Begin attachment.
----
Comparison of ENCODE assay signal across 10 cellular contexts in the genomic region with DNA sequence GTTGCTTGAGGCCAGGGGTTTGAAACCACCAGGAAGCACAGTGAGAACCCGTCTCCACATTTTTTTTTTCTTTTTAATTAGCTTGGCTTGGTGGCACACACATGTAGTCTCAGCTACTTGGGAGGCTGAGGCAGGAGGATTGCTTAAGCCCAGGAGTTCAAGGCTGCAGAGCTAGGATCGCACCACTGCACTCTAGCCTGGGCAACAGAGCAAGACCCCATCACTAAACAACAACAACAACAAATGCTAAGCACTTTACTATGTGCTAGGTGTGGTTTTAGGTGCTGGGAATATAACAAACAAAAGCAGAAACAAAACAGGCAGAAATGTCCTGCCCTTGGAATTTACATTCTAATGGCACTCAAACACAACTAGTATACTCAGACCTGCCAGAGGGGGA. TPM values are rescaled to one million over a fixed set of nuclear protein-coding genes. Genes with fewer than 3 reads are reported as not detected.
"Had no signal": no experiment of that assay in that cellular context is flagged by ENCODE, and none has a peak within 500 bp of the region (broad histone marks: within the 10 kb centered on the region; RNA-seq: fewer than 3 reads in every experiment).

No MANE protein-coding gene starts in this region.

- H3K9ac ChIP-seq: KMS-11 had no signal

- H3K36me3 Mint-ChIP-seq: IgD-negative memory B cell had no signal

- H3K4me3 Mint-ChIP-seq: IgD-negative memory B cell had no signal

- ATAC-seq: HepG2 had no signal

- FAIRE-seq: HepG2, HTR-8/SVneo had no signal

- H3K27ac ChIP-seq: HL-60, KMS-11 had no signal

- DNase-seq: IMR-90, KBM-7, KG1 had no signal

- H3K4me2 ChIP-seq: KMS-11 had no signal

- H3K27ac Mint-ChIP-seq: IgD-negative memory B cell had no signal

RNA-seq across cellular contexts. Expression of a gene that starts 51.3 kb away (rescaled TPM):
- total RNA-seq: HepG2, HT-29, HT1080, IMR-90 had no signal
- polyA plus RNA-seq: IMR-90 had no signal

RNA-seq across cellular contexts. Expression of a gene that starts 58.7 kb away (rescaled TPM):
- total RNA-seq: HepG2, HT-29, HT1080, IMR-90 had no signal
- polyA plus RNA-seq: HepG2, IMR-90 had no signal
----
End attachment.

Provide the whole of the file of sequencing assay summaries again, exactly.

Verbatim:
Comparison of ENCODE assay signal across 10 cellular contexts in the genomic region with DNA sequence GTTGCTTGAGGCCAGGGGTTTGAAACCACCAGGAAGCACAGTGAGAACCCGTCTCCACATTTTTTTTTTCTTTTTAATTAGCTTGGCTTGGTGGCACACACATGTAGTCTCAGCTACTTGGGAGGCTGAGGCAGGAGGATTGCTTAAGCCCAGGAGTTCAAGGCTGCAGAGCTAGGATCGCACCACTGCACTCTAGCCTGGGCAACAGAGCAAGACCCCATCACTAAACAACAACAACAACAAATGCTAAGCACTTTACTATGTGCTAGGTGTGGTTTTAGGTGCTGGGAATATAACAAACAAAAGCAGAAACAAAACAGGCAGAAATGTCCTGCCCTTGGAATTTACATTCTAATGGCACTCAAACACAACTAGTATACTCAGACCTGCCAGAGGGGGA. TPM values are rescaled to one million over a fixed set of nuclear protein-coding genes. Genes with fewer than 3 reads are reported as not detected.
"Had no signal": no experiment of that assay in that cellular context is flagged by ENCODE, and none has a peak within 500 bp of the region (broad histone marks: within the 10 kb centered on the region; RNA-seq: fewer than 3 reads in every experiment).

No MANE protein-coding gene starts in this region.

- H3K9ac ChIP-seq: KMS-11 had no signal

- H3K36me3 Mint-ChIP-seq: IgD-negative memory B cell had no signal

- H3K4me3 Mint-ChIP-seq: IgD-negative memory B cell had no signal

- ATAC-seq: HepG2 had no signal

- FAIRE-seq: HepG2, HTR-8/SVneo had no signal

- H3K27ac ChIP-seq: HL-60, KMS-11 had no signal

- DNase-seq: IMR-90, KBM-7, KG1 had no signal

- H3K4me2 ChIP-seq: KMS-11 had no signal

- H3K27ac Mint-ChIP-seq: IgD-negative memory B cell had no signal

RNA-seq across cellular contexts. Expression of a gene that starts 51.3 kb away (rescaled TPM):
- total RNA-seq: HepG2, HT-29, HT1080, IMR-90 had no signal
- polyA plus RNA-seq: IMR-90 had no signal

RNA-seq across cellular contexts. Expression of a gene that starts 58.7 kb away (rescaled TPM):
- total RNA-seq: HepG2, HT-29, HT1080, IMR-90 had no signal
- polyA plus RNA-seq: HepG2, IMR-90 had no signal